The doctor wrote me off. But miracles happen and now it’s 20 years since my last mental breakdown


This First Person article is the experience of Darleen Murdoch, who lives in Calgary. For more information about CBC’s First Person stories, please see the FAQ.

“She will never work again,” the young psychiatrist with piercing blue eyes told my sister.

I stood there shivering in my flimsy orange hospital shorts and gown. My room at the Queen’s Medical Centre in Honolulu was ice cold and poorly lit. Even though we were in tropical Hawaii, the ward was drab and permeated with the stench of unwashed bodies.

Carol had travelled from Vancouver to escort me home. She glared at the doctor. 

“You don’t know my sister!”

I was 25 and, despite Carol’s support, I thought my life was over. And yet, here’s what I’ve learned. Even with debilitating mental illness — and when a doctor writes you off — medical miracles can happen, especially with faith, supportive family, perseverance and the right medication.

You see, Carol’s words came true.

The crisis in Hawaii started a few days after I landed. It was 1976. I was deeply depressed due to a painful divorce and even the gently swaying palm trees could not overcome my melancholy. 

Lonely and afraid, I experienced a manic episode in which I thought I was the heroine in a Hollywood movie. I ran toward the menacing blue ocean. I slipped on the damp grass and fell dangerously close to a cliff. Bystanders alerted police who escorted me to the hospital.

Inside the ward, my psychotic state continued. I was acting out scenes from Alice in Wonderland. The doctor saw that tiny snapshot of my life and delivered his dire prognosis. Then he released me to Carol and we flew home.

A black and white photo of a woman in her 20s.
Darleen Murdoch experienced her first manic episodes when she was a young woman. (Submitted by Darleen Murdoch)

For the next year, I lived with my mother in a state of depression and loneliness. Other doctors also said I’d never work again and I was prescribed lithium. That helped somewhat but many days, I laid in bed and just hid from the darkness that enveloped me. I prayed for my life to end. 

What saved me from taking my own life was my faith in God and the feeling that I was still a worthy person. That gave me courage and tenacity. I meditated, and I rode my bike through the beauty of rural Richmond, B.C.

My mother encouraged me to apply for a secretarial job at an engineering firm and I proved to be a good actress. No matter the despair I felt inside, I would dress up, put on makeup and perform my duties. 

That work gave me purpose and escape.

I landed a better job as an administrative assistant in the University of British Columbia’s department of social work. When I broke up with a new boyfriend, I had another breakdown. But the dean and faculty stood by me.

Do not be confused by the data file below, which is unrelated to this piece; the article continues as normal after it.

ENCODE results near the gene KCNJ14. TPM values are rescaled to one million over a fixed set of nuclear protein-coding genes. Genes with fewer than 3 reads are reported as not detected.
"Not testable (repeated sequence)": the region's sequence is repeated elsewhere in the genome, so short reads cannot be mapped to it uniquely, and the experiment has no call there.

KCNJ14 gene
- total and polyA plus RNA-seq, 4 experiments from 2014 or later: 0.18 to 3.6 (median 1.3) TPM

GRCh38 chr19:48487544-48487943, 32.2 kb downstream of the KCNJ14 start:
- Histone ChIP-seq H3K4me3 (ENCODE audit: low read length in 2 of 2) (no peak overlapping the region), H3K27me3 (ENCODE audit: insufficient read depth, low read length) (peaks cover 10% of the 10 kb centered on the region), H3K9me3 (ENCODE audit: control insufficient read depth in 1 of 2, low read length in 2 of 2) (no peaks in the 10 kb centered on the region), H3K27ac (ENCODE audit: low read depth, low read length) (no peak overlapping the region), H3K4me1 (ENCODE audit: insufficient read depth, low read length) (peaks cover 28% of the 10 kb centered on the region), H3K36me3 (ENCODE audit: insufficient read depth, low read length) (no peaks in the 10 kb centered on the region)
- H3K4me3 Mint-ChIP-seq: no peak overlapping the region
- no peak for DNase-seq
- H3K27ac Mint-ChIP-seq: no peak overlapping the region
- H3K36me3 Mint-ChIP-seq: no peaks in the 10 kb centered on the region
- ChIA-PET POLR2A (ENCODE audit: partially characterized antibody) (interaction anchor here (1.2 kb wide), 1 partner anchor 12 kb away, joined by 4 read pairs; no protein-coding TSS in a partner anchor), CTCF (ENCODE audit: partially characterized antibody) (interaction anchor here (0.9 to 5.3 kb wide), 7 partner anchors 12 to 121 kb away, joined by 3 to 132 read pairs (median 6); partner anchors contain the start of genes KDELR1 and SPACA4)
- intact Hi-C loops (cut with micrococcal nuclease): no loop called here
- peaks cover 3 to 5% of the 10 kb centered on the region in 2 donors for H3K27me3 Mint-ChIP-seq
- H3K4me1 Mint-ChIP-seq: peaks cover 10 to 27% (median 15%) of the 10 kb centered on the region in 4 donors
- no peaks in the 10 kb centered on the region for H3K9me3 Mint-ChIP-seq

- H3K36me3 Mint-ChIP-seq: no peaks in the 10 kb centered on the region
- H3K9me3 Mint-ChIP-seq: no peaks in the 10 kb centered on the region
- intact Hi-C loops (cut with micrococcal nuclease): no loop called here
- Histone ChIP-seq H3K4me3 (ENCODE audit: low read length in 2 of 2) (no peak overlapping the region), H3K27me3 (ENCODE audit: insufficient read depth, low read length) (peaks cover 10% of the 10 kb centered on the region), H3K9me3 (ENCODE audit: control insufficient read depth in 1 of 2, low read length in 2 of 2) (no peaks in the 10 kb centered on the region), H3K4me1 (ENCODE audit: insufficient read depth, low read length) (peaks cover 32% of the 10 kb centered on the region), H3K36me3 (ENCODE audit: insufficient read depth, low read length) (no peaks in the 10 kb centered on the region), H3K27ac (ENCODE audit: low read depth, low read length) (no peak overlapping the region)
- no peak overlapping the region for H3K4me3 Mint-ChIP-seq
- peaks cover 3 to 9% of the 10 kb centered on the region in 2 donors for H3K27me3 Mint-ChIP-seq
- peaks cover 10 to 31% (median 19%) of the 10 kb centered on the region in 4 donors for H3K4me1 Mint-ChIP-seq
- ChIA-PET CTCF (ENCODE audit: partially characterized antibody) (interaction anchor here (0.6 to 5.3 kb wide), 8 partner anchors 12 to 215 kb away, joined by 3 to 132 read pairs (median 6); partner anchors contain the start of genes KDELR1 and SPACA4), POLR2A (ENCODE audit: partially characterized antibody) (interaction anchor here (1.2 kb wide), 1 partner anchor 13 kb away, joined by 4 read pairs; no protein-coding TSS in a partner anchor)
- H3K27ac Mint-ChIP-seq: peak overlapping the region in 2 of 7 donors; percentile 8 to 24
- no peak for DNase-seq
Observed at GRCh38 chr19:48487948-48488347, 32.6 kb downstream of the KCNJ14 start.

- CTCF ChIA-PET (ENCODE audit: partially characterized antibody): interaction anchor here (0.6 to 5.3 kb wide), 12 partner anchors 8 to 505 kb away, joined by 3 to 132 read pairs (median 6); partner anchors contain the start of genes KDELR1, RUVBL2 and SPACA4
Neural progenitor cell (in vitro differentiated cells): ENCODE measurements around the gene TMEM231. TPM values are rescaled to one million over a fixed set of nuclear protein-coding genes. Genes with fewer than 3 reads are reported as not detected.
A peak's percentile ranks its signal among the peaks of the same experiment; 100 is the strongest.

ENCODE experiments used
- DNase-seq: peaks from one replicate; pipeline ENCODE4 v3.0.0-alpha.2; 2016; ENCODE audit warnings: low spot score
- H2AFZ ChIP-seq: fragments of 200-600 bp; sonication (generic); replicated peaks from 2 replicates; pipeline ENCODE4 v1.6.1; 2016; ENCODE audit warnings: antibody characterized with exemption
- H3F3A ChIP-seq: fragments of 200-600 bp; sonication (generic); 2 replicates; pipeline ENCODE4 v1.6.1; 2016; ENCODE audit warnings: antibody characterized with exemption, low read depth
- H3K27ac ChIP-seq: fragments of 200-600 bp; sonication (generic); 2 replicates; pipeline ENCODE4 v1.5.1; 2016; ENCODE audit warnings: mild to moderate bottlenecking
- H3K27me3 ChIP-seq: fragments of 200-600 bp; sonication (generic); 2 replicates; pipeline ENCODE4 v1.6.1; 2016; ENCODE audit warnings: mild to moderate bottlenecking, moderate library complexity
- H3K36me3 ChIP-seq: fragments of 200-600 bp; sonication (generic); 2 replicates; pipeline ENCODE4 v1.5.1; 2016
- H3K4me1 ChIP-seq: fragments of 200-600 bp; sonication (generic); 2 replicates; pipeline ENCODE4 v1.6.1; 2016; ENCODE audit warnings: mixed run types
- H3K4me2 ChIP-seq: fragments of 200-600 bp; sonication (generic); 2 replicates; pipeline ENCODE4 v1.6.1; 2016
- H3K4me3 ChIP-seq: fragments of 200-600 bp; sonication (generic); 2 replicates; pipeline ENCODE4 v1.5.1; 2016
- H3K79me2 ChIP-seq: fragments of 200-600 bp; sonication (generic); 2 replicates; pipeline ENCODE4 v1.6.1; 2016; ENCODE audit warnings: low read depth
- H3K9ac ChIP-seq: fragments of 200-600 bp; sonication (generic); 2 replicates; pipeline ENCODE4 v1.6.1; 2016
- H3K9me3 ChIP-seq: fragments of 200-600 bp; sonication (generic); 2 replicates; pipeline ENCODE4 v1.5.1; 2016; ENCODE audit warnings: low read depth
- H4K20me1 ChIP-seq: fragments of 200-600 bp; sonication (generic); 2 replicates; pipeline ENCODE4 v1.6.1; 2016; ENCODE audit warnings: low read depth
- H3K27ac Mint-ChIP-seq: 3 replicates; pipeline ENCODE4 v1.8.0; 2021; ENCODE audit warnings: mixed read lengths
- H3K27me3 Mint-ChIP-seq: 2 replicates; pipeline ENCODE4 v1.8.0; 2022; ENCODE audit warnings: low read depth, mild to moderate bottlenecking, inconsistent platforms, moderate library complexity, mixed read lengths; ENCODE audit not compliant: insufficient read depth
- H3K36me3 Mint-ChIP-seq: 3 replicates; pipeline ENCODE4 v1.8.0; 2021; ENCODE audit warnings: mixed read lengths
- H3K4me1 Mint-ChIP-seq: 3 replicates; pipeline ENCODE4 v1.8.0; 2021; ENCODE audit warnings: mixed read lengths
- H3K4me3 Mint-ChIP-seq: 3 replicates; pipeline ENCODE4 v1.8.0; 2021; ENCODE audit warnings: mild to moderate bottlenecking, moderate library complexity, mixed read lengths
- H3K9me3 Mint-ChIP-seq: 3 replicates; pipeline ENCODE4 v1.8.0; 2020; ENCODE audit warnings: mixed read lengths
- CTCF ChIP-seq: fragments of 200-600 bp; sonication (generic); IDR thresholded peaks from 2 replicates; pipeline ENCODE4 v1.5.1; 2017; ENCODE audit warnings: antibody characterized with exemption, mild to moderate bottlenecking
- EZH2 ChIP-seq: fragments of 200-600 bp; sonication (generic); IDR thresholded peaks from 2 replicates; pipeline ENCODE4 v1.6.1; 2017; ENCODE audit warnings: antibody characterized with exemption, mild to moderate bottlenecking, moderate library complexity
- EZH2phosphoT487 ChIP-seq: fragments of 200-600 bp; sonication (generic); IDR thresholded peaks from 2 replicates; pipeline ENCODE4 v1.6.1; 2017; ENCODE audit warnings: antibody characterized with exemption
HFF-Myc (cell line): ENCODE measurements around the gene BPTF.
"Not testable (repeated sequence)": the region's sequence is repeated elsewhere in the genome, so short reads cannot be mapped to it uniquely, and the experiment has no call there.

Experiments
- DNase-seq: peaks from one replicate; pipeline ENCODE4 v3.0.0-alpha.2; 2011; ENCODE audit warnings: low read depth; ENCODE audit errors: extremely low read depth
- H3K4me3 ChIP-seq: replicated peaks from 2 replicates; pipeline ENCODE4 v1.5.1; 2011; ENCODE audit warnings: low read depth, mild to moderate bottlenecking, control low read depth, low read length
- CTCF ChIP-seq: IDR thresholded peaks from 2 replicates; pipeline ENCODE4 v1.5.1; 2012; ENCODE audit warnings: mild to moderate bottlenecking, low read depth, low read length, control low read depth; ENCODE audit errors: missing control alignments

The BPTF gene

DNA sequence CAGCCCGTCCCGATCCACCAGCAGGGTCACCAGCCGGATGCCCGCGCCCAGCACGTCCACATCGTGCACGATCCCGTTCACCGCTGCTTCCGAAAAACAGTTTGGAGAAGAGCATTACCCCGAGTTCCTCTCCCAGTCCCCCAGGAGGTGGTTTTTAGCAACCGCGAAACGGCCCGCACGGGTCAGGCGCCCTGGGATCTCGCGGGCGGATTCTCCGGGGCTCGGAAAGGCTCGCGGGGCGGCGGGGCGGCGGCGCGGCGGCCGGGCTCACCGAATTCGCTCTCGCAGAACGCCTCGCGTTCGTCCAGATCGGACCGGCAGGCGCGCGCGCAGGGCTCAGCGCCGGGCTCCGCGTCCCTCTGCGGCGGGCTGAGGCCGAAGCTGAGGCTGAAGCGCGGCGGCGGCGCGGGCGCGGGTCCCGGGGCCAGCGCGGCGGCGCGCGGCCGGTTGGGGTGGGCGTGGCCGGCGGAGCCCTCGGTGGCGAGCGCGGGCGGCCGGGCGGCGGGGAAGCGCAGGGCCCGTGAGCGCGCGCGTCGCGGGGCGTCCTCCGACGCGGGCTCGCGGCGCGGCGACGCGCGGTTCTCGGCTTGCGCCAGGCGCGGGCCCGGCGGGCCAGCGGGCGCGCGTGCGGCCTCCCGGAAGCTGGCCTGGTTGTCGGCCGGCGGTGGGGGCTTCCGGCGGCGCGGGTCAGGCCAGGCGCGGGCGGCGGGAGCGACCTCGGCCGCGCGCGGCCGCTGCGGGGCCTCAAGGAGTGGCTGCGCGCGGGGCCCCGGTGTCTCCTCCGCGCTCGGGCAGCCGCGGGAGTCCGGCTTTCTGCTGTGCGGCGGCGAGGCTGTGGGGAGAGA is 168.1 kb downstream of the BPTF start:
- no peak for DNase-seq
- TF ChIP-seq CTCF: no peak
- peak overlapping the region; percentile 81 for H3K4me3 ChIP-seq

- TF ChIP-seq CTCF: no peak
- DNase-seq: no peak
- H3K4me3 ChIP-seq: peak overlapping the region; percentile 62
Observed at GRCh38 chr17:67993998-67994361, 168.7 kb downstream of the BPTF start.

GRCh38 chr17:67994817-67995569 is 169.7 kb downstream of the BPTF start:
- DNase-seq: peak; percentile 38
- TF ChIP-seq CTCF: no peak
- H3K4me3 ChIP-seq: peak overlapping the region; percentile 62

It was a pattern that continued for years. I had several more breakdowns, normally triggered by a loss of a loved one, and each time managed to recover to some extent. 

The real progress came after I met David. 

A man in a suit and bowtie gazes into the eyes of a woman wearing a white dress and carrying flowers.
Darleen, right, and David Murdoch on their wedding day in 1989. (Submitted by Darleen Murdoch)

I remember wishing on a star in my bedroom that I would finally meet my soulmate. I was 38 when I met him at jazzercise class. Dave was kind, gentle and comical, and we fell passionately in love.

Somehow, in our relationship, he helped me see more clearly when I was close to the edge and, in that context, I developed better control of how to calm down. Being secure and feeling his love helped me realize I could be whatever I wanted to be.

In addition, my new father-in-law was a family physician. He was a special person I could confide in and whose medical knowledge helped me find better treatments. Dave’s sister Elizabeth shared her own struggles with depression and loaned me books on mental health and wellbeing.

Two women sit on a patio together with tropical plants in the background.
Darleen Murdoch, left, and her sister-in-law Elizabeth on a trip to Hawaii. (Submitted by Darleen Murdoch)

I was like a tiny, broken bird who they welcomed into their family and nurtured back to health.

With this support, I also flourished at work. In 1999, Dave and I moved to Alberta and I started working at the University of Calgary’s Faculty of Social Work. At the same time, I got new medication. With the benefits from advancements in science, my mind became so clear that I went from constantly worrying about mistakes to being recommended for a work award. At home, Dave ceased to be my caregiver. We became real partners.

In the end, I had a full career. I proved the doctors wrong because I worked 34 years at two universities before retiring at 68. I had 10 bipolar episodes in total, but none within the past 20 years.

In my own way, I have proven to the medical field that “miracles” can happen. Life is full of possibility.

Telling your story

As part of our ongoing partnership with the Calgary Public Library, CBC Calgary is running in-person writing workshops to support community members telling their own stories. This workshop was hosted by Unison at the Kerby Centre. Read more:

To find out more, suggest a topic or volunteer a community organization to help, email CBC producer Elise Stolte or visit

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